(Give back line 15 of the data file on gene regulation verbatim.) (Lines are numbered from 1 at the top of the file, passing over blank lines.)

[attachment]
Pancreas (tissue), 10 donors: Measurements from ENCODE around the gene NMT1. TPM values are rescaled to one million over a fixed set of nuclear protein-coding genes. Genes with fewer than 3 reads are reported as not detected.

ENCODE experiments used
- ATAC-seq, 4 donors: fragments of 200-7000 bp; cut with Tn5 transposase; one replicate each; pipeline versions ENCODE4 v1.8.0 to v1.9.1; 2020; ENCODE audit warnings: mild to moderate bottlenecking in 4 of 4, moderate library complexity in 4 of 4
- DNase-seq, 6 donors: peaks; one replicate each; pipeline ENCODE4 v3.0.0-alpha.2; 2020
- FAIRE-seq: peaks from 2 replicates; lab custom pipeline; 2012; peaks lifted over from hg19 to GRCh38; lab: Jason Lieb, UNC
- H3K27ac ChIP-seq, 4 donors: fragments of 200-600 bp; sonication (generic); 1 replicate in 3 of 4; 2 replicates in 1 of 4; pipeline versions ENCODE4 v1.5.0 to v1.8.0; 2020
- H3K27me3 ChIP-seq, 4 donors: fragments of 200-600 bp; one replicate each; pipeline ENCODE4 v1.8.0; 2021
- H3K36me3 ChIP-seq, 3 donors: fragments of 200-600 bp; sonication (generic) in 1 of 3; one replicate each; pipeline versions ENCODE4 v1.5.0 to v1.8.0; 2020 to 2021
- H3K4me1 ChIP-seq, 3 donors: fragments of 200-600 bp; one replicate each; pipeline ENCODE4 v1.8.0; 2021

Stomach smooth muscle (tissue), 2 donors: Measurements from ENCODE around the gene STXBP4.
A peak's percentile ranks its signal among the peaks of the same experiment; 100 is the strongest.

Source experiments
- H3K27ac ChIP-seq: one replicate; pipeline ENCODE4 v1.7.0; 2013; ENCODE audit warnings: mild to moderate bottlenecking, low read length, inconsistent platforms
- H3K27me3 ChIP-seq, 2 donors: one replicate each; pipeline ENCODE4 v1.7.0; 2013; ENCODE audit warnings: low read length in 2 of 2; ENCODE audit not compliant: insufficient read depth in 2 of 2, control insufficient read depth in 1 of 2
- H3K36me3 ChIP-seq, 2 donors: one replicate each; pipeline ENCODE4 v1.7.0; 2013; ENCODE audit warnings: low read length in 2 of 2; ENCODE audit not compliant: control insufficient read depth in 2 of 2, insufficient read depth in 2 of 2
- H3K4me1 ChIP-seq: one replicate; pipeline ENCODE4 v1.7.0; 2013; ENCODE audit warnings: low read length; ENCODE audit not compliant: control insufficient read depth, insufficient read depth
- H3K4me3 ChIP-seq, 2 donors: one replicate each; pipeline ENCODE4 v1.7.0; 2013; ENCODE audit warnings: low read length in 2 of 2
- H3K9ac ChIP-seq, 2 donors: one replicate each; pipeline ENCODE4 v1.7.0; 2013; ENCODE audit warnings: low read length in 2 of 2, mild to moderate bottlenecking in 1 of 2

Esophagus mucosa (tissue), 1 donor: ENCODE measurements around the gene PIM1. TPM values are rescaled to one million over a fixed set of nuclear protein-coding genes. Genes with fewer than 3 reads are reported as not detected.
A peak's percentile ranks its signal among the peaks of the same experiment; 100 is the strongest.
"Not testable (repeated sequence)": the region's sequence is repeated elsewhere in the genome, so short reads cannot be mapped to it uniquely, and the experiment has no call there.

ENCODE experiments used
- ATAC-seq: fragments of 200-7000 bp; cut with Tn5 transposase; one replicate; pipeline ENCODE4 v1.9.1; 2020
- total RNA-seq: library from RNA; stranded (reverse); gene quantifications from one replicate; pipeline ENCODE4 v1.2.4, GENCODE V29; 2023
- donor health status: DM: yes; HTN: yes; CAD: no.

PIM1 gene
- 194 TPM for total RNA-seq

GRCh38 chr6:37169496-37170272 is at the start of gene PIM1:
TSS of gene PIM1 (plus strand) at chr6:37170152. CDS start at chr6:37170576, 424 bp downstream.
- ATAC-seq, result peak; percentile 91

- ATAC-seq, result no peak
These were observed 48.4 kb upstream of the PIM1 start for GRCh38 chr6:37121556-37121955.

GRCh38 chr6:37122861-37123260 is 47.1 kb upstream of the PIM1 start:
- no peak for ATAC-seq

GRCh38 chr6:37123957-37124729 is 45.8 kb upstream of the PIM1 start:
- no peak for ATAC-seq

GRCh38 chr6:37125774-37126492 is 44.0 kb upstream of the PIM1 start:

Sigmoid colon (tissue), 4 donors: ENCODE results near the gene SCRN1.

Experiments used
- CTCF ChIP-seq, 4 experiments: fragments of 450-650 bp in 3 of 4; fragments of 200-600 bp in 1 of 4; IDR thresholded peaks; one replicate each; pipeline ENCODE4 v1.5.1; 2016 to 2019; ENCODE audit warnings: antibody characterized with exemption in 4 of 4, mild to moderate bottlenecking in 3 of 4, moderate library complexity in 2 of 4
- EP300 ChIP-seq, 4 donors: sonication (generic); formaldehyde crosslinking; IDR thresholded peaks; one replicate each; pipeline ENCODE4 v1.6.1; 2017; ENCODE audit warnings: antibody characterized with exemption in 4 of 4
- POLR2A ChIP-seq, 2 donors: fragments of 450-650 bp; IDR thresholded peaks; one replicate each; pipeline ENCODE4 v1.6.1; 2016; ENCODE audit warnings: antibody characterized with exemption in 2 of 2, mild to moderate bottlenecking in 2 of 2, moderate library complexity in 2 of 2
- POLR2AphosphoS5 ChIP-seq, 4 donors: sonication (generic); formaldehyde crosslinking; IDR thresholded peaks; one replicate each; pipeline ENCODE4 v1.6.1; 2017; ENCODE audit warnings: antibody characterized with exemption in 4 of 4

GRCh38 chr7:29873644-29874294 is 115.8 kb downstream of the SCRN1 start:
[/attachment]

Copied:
- H3K36me3 ChIP-seq, 2 donors: one replicate each; pipeline ENCODE4 v1.7.0; 2013; ENCODE audit warnings: low read length in 2 of 2; ENCODE audit not compliant: control insufficient read depth in 2 of 2, insufficient read depth in 2 of 2